Liddick: Art of the deal and war (column)
On your right
Seventy-five years ago today, Britain declared war on Finland at the behest of the Soviet Union. Not much happened on that front for another two years.
President Roosevelt sent a message to Japanese Emperor Hirohito, saying in part that the latter should, “for the sake of humanity,” remove his fleet from their course toward Thailand, “to prevent further death and destruction in the world.” Afterward, he joked about it with Harry Hopkins, who had been advocating a military response. Meanwhile, in the Pacific Ocean 660 miles north of Hawaii Imperial Japanese Navy Admiral Yamamoto received a terse radio message: “Tiger. Tiger. Tiger.” We all know what followed.
International relations are not for the fainthearted or those with illusions about the evils lurking in the human heart. These should be especially clear to Americans, whose first international experience as a nation was a 15-year-long, two-part naval war to suppress piracy in the north African littoral. It was fought against, among others, the Dey of Algiers, who explained through intermediaries that it was his God-given right rob, kill or enslave all who were not Muslims. It was a war no European power would fight; but we did, and won, decisively. Europe was the main economic beneficiary. Sound familiar?
Managing relations between the United States and other nations is not for a president whose intent wavers from protecting and advancing the interests of this country, followed by those of our allies and associates. Thinking muddled by the hazy concepts of brotherhood among nations, clouded by the desire to be universally loved or corrupted by the idea that this country is unworthy to lead, is deadly in the international arena. History shows us clearly that nations have no scruples and, faced with weakness or wounds, will quickly act to reduce the competition. No one should doubt the fate of those who vacillate: in the banquet of nations, they are on the menu.
We have just had eight years of weakness, indecision and retreat. Do not doubt, therefore, that the next few will be unpredictably dangerous. Nations large and small will probe with slights, insults and aggressions; reacting strongly to the first two may make the last less likely – reducing the possibility for armed conflict.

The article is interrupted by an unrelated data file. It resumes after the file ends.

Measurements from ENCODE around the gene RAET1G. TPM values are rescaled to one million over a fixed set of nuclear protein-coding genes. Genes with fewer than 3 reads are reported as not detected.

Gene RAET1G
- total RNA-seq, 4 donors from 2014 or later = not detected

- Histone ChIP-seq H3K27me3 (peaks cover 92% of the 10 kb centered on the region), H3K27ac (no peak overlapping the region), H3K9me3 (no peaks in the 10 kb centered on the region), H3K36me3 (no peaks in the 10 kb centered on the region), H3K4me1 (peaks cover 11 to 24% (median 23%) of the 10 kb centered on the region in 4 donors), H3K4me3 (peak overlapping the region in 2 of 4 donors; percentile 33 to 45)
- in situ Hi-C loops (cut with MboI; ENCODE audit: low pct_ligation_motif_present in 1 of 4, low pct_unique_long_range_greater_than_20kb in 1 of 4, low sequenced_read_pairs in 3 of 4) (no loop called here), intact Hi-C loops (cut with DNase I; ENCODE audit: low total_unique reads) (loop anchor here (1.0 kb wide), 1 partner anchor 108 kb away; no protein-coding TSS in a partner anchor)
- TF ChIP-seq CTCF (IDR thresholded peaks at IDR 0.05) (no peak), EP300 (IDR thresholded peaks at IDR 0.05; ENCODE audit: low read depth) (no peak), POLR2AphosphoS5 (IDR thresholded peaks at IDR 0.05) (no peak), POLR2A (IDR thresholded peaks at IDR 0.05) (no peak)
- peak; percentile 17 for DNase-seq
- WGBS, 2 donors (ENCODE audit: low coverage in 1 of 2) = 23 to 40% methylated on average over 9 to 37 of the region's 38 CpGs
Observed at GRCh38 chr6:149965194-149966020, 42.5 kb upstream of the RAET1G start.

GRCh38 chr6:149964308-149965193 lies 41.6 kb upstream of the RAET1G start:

It’s already too late to do anything positive about Syria. Bashar Assad, with assistance from his Russian and Iranian friends, will butcher his way to victory there, becoming another stone in the Shiite royal road being built from the Caspian to the Mediterranean. There will be more mischief to follow in this volatile region, so to reassure both Sunni associates and Israeli friends, we must offer firm and unwavering responses.
Similarly, those elsewhere must understand there will be a price to pay for challenging U.S. interests, and the price for using force will be intolerably high. In 1791, North African pirates thought themselves beyond our reach; in 1941, Japanese leaders thought a single, sharp blow destroying our Pacific Fleet would cow America, keeping it out of Japan’s way. In both cases, war came by terrible miscalculation: one of strategic advantage, the other, of will. Potential opponents should no longer be allowed these illusions.
The opportunistic troublemakers of our time include Iran and North Korea, Russia and China. The former are ideological regimes who may delude themselves into thinking that we no longer have the power to touch them; the latter have apparently decided we no longer have the will. Both conclusions are deadly, not only because they are incorrect, but because they are perniciously so: Russian aircraft interfere with U.S. Naval vessels in international waters because presidential orders allow them to do so; change those orders and the results would be different and dangerous – because our behavior would not be the cringe Russia had come to expect. Similarly, a muscular response to Iran’s harassment of naval vessels in the Persian Gulf would be startling – but probably produce, as previously, a period of quiescence in the region.
Viewed thus, Donald Trump’s telephone chat with the recently-elected president of the Republic of Taiwan should not be seen as a blunder, a product of not having consulted with the Doyens of Foggy Bottom, who would doubtless have told him not to take the call. It should be seen instead as the action of a new type of president, who advances Americans interests first, and who is only marginally interested in the hurt feelings of the Bully-boys in Beijing. Perhaps they will think about that before deciding to further pursue their strategy of conquering the sea lanes of Asia by building artificial islands.
Remember: if one wants an advantageous deal, open strong.
Morgan Liddick writes a weekly column for the Summit Daily.
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